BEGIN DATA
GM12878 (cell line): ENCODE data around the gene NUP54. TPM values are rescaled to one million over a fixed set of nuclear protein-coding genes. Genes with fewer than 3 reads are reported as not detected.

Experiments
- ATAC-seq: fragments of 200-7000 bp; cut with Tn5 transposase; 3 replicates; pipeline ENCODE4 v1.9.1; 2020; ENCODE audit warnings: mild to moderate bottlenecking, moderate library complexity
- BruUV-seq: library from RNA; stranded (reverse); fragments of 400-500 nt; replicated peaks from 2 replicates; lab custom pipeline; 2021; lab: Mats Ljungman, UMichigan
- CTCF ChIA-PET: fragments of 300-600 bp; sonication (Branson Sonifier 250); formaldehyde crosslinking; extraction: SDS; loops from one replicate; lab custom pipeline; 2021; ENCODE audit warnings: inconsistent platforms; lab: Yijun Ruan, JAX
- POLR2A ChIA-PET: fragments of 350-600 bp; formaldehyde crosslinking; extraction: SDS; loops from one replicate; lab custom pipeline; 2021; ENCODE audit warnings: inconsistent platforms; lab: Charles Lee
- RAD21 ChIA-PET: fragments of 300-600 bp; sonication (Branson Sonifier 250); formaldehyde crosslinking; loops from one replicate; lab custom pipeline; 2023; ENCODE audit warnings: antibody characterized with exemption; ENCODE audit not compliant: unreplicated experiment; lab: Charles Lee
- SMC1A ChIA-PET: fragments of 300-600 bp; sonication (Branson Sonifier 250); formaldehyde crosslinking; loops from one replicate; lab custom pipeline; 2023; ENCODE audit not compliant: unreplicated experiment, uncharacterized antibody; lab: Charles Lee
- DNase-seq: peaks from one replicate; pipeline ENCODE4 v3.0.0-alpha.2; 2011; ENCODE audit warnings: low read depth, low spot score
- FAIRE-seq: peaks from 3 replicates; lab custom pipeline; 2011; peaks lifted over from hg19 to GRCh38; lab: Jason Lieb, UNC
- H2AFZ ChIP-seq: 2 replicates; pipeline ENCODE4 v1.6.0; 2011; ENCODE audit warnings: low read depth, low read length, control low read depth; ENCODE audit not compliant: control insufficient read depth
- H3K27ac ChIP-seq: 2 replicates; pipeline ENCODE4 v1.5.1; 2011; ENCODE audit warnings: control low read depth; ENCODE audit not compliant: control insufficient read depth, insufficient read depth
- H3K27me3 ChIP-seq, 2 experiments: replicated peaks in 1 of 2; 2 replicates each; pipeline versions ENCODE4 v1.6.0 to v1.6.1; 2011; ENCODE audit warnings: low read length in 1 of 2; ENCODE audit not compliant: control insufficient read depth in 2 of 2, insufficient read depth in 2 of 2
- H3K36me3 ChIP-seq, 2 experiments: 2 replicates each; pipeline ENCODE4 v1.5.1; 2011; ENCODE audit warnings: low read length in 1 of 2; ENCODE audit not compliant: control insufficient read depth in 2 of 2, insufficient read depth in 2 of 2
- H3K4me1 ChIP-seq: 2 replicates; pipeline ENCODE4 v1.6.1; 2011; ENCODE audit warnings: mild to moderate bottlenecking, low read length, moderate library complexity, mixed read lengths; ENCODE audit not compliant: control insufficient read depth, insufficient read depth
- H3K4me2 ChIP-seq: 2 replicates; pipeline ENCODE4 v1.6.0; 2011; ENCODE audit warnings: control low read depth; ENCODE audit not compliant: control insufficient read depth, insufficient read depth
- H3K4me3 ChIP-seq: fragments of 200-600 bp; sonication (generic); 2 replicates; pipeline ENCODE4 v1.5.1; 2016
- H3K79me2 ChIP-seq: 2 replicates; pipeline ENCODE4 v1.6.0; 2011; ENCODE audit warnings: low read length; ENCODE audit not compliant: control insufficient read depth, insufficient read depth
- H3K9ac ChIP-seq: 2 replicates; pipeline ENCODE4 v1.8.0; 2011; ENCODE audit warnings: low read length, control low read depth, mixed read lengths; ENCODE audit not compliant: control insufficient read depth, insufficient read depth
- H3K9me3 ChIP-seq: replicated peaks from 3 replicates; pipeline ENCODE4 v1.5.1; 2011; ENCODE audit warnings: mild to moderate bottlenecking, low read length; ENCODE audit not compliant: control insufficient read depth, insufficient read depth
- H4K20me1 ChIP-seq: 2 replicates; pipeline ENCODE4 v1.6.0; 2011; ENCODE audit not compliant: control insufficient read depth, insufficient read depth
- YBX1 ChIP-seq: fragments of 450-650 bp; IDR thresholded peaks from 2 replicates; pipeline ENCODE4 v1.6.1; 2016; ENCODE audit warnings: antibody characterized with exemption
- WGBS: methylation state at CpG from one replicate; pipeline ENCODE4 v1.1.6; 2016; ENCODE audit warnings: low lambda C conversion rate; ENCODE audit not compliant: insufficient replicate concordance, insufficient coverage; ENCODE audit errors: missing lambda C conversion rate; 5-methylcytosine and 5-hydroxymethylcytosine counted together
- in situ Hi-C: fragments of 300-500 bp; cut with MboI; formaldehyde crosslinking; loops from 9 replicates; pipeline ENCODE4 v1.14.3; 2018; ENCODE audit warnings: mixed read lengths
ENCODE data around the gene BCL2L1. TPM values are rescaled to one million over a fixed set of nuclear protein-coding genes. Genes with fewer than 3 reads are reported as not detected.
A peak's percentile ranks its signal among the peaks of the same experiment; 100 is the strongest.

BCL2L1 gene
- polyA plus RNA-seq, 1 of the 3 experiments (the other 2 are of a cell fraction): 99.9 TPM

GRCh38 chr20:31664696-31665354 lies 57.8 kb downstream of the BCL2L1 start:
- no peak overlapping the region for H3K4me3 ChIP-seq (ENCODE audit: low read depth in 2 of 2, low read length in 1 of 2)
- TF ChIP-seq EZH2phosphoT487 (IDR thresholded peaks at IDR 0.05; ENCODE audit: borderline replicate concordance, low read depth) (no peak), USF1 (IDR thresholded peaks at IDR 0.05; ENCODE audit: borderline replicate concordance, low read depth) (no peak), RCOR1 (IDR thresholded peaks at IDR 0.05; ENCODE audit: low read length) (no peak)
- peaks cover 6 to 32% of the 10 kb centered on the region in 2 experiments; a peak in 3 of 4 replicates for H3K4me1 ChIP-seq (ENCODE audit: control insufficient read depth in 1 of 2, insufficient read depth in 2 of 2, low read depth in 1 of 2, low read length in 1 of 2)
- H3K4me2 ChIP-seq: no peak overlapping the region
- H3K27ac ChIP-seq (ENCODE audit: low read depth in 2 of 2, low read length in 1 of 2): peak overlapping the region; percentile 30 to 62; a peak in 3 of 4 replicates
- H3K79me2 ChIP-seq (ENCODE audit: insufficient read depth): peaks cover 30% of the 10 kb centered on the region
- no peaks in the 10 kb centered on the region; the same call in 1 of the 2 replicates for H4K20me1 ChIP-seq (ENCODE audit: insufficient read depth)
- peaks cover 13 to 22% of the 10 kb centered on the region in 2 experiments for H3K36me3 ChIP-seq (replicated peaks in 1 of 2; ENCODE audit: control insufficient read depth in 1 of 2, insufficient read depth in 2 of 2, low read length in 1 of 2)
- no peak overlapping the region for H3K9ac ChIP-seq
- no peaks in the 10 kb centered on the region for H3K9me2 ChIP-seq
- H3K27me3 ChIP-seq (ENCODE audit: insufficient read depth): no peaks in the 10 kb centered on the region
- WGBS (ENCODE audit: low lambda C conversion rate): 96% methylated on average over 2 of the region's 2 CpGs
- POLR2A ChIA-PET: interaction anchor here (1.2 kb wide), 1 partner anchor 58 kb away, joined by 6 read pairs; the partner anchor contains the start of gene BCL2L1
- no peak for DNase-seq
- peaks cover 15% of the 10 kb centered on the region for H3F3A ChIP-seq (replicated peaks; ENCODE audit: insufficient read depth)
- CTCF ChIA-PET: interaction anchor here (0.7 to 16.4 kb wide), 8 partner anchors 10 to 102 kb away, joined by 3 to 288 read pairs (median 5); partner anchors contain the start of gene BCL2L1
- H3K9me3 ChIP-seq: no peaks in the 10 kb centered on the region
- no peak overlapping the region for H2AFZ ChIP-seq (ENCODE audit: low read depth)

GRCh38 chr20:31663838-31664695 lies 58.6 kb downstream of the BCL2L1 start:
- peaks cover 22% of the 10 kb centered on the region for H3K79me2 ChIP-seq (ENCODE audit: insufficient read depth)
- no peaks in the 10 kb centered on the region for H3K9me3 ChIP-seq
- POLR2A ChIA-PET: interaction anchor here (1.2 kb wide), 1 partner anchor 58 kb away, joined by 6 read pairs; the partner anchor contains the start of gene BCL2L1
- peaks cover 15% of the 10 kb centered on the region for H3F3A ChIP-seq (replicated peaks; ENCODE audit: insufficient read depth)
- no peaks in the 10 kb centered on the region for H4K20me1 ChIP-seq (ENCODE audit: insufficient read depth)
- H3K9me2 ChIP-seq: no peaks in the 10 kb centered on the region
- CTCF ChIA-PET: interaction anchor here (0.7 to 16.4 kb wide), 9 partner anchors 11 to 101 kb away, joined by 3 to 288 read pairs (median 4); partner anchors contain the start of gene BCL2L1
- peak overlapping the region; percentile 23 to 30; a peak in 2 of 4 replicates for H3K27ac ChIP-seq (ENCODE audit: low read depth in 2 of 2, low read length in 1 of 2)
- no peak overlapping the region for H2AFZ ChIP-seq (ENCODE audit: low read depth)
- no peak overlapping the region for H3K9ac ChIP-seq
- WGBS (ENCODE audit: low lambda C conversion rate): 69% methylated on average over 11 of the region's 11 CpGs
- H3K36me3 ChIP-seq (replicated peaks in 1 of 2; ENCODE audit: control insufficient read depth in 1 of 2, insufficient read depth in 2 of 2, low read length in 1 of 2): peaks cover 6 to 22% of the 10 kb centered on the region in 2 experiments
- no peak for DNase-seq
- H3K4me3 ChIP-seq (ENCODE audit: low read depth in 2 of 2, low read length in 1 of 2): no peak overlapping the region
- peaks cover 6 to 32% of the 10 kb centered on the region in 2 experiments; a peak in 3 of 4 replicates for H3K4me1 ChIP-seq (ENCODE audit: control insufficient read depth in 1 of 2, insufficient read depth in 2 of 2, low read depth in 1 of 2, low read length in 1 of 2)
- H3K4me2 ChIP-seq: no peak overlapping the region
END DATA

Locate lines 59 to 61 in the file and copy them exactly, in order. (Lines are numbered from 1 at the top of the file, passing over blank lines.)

- WGBS (ENCODE audit: low lambda C conversion rate): 69% methylated on average over 11 of the region's 11 CpGs
- H3K36me3 ChIP-seq (replicated peaks in 1 of 2; ENCODE audit: control insufficient read depth in 1 of 2, insufficient read depth in 2 of 2, low read length in 1 of 2): peaks cover 6 to 22% of the 10 kb centered on the region in 2 experiments
- no peak for DNase-seq